Preserving Wildlife in Africa - From Rhinos to Sea Turtles

African countries are making great strides in preserving wildlife, and the United States is committed to supporting them, according to a press release from ShareAmerica, the U.S. Department of State's platform for communicating American foreign policy worldwide.

The press release says that U.S. agencies fund African programmes that protect sea turtle habitat, combat wildlife trafficking and foster community involvement in conservation. Kenya has seen an 11% growth in rhino populations. Protected areas for critically endangered gorillas in the Democratic Republic of the Congo (DRC) have increased more than 60%. And in 2020, loggerhead turtle nests in Cabo Verde surged to nearly 200,000, up from 10,725 in 2015.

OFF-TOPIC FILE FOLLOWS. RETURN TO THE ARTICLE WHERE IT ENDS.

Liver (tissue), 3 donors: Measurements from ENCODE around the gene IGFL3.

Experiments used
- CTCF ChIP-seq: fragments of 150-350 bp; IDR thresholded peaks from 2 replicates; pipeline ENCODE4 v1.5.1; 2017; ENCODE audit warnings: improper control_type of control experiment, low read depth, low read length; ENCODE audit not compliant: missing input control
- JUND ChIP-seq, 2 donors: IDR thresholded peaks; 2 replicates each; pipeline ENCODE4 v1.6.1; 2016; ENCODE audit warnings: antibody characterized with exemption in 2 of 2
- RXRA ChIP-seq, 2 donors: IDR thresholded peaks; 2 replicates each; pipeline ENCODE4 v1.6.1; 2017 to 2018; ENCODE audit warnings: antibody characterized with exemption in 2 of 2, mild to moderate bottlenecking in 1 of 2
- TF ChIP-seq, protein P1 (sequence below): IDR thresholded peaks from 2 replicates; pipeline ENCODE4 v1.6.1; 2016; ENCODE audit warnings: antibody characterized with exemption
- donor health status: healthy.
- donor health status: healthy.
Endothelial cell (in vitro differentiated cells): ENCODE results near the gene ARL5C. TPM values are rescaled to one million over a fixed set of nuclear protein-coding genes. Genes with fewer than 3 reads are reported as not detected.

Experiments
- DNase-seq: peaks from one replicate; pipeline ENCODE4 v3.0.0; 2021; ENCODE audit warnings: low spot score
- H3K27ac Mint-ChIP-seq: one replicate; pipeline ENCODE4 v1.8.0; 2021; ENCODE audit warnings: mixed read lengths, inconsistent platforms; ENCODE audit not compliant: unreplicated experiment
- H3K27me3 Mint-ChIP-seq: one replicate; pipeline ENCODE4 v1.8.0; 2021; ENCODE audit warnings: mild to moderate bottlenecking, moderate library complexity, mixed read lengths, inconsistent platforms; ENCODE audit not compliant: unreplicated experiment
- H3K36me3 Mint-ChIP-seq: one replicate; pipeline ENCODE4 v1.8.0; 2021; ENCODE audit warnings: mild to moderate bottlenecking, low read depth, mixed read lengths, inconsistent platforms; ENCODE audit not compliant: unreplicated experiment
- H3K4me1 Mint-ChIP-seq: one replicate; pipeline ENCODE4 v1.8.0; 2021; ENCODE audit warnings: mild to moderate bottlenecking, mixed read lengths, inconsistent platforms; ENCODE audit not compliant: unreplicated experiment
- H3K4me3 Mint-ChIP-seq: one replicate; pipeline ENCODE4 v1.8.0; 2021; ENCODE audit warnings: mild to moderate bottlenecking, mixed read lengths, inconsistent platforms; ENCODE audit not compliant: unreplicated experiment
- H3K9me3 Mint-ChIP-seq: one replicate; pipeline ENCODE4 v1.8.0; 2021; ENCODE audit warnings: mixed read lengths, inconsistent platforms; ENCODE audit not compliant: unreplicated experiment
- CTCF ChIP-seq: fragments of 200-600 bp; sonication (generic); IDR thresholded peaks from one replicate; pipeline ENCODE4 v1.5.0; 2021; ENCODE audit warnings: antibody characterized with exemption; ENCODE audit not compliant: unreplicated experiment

In other wildlife preservation news, 30 white rhinos were flown into Rwanda from South Africa and introduced into the Akagera National Park, in what is the single largest translocation. It was carried out through a collaboration between the Rwanda Development Board, African Parks and tourism agency, andBeyond, and the South African private reserve, with funding provided by the Howard G. Buffett Foundation.

And the U.S. State Department has imposed visa restrictions on eight DRC nationals who are known to be involved in trafficking illegal wildlife, wildlife parts and products. The move has been applauded by the African Wildlife Foundation.


An endangered White Rhino in South Africa.

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